Take a Gulp to make your depoyment faster

Try it…take a sip…

We’re a bit late on this post, on account on not really knowing to write about…We’ve done a lot of backend / Java style posts lately so we didn’t really want to write about that tech stack again. We racked our brains and came decided that we could write about something we don’t really talk a lot about…

We’re going to discuss build processes. Exciting, huh? Specifically, we’re going to talk about using Gulp to automate the build process for a Javascript frontend. Gulp allows one to set up a bunch of tasks that automate a particular step in the build process, it’s then possible to chain these steps together to form a build process, or alternatively, a test process for example.

Gulp tasks are defined by a gulpfile.js and can be run by typing gulp [task name] in the directory that the gulpfile lives in.

First Gulp needs to be installed. The best way to do this is to use npm. If you don’t have npm, well, shame on you! Head over here to get it sorted.

Once that is sorted, you’ll need yourself a basic project setup, use npm init  in the directory where you want to setup your project. Most of the options can be left at their defaults.

Once you’ve got the project setup you’ll need to install the necessary dependencies…We’re going to be using an ES6 gulpfile so that we can use cool things like the () => {} syntax. Mark Goodyear gives an excellent insight into setting gulp up to use ES6 here, rather than us duplicating it go and have a look. His post also covers how to install the Gulp dependency the ES6 way, so once again, we won’t be covering that here.

The following task simply copies the code from the source directory to the build directory. Very helpful. Notice that gulp is built on a streams model, which makes for convenient and readable code. Notice also that the gulp.src() call allows us to pass an array of values to copy.

gulp.task('copySrc', () => {

You’ll also need the import gulp from ‘gulp’;   line at the top of your gulpfile.

To run this task, all we need to type is, gulp copySrc and it’ll do exactly what it says on the tin.

So that’s all well and good, but what if say, we wanted to lint our code too. Well, guess what? We simply add a lint task to our gulpfile:

gulp.task('lint', () => {
    return gulp.src(app/**/*.js')

We’re using ESLint instead of JSHint because we were writing our code in ES6. Although it’s possible to use JSHint with ES6 code you’ll find that you’ll be adding a lot of JSHint ignores in so we recommend using ESLint.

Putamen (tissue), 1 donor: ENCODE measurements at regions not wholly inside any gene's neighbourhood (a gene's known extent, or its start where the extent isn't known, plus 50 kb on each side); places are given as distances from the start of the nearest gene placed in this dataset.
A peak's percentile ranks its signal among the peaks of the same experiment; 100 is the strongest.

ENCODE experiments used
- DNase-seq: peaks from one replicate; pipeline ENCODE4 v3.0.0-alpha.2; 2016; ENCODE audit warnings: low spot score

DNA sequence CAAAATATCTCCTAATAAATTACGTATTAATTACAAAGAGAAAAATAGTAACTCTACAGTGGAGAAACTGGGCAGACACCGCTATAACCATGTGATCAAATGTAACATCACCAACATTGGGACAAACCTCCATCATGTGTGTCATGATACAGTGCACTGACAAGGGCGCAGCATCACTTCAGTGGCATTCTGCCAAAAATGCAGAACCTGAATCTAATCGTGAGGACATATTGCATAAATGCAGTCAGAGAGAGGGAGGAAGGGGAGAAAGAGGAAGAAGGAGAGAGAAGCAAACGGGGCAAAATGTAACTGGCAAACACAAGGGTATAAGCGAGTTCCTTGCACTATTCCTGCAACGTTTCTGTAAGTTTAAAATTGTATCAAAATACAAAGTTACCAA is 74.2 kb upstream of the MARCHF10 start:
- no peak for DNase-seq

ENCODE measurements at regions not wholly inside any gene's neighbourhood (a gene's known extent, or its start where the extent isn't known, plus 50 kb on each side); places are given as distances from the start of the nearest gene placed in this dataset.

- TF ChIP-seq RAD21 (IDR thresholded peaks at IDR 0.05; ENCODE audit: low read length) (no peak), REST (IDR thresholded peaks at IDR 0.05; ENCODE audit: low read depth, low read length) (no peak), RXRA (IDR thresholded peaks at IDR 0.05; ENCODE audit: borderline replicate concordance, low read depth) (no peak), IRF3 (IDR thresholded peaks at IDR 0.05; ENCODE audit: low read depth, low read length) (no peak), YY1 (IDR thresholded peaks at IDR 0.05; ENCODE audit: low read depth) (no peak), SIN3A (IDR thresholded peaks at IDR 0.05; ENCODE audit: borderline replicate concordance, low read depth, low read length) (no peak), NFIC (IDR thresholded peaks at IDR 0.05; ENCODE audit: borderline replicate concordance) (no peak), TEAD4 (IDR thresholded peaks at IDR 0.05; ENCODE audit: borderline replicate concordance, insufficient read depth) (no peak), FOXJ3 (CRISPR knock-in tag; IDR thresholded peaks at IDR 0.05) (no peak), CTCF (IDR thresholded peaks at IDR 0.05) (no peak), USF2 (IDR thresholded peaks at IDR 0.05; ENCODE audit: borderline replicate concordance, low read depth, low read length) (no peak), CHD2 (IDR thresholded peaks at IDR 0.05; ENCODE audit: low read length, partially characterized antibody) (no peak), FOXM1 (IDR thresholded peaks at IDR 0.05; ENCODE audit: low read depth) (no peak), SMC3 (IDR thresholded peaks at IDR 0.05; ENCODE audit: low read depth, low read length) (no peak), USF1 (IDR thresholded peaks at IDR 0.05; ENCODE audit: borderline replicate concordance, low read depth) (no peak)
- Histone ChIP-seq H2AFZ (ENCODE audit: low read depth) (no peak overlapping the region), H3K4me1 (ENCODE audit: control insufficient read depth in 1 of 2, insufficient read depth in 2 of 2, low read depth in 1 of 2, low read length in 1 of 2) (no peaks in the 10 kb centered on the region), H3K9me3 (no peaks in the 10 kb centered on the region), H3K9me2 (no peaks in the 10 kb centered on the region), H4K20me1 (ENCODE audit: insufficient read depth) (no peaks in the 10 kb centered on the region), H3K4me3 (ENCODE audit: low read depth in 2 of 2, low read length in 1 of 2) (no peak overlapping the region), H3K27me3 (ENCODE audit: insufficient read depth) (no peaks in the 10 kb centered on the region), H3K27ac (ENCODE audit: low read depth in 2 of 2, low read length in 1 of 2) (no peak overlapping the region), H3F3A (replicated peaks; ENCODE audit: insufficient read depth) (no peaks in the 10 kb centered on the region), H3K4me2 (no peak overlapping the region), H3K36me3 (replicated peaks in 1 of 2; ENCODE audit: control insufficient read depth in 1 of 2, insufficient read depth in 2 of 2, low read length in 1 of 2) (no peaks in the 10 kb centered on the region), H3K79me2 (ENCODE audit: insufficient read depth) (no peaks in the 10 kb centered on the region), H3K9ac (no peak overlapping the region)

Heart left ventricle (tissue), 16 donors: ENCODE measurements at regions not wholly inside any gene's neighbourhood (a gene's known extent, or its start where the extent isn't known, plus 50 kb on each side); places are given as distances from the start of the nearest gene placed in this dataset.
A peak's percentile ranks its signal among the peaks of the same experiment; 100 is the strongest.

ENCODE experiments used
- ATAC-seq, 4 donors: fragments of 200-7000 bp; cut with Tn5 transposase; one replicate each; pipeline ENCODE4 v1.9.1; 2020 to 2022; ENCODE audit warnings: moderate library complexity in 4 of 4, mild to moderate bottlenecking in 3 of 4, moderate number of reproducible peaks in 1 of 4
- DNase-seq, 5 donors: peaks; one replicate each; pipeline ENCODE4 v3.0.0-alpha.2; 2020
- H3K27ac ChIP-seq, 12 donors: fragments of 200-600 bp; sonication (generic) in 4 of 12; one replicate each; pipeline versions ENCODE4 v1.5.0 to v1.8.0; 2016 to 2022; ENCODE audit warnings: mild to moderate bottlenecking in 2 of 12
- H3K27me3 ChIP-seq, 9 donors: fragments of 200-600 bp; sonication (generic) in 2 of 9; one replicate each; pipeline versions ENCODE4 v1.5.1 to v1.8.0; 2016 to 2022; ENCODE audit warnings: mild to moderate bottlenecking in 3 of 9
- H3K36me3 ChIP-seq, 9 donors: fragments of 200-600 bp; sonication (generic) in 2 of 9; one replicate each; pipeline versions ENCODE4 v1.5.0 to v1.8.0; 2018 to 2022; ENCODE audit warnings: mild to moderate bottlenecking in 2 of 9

Note how we’ve used failOnError()  to kill the build process if we happen to find any errors!

Unfortunately, the task won’t work right out of the box…we need to do a few things first…

Add the dependency –

npm install gulp-eslint --save-dev

By adding the –save-dev  switch to the command npm will add the entry to the “dev dependencies” section of our package.json.

Import the dependency –

import eslint from 'gulp-eslint';

And, last but most definitely not least, add our .eslintrc file. This file needs to be in the root of the project directory and tells ESLint which rules to follow. Whilst you could hand roll your own, it’s much easier to go and ‘borrow’ one from here

So now we can copy our src AND lint our code, isn’t that cool? Well yeah, it sure is! There’s a bit of a problem here though…to lint our code we have to run gulp lint and then wait for our task to complete, then run gulp copySrc . It’s a bit, well, tedious really. Wouldn’t it be helpful if we could run the tasks back to back after each other.

Well, cast your minds back to what we said earlier viewers, Gulp can run multiple tasks by grouping them into another task. This is a nice easy one –

gulp.task('default', ['lint', 'copySrc']);

By adding these tasks as dependencies to the default Gulp task we can simply type gulp and Gulp will run the lint task and copySrc task.

Sweet! We’re done we hear you all cheer! Not quite. The problem with the default task that we’ve written above is that whilst it will run both the lint and copySrc tasks they will at the same time. This obviously creates a bit of an issue because we actually want the lint task to run and then, if successful run the copySrc task.

How do we achieve this? Well, Gulp tasks can have dependencies, so that they wait until the task that they are dependent on signals that it’s finish (this is usually done by the task returning a stream). So, if we update our copySrc task to be dependent on our lint task, it would look like this –

gulp.task('copySrc', ['lint'], () => {

So, now every time our copySrc  task runs, it will run our lint task beforehand and wait for it to finish. We mustn’t forget to update our default task so that it doesn’t run the lint task…

gulp.task('default', ['copySrc']);

An interesting point to note is that if two tasks run as part of another task (think lint and copy) and are both dependent on the same task (think clean) then the task they are dependent on will only actually be run once. Helpful!

So, that’s about it! A quick into to Gulp and all it’s magic! Of course there is a whole host of other stuff that can be done, transpiling, module bundling…the list goes on…

Thanks for listening! We hope you’ve found this helpful or even possibly a little bit interesting! You’ve been great and we’ve been…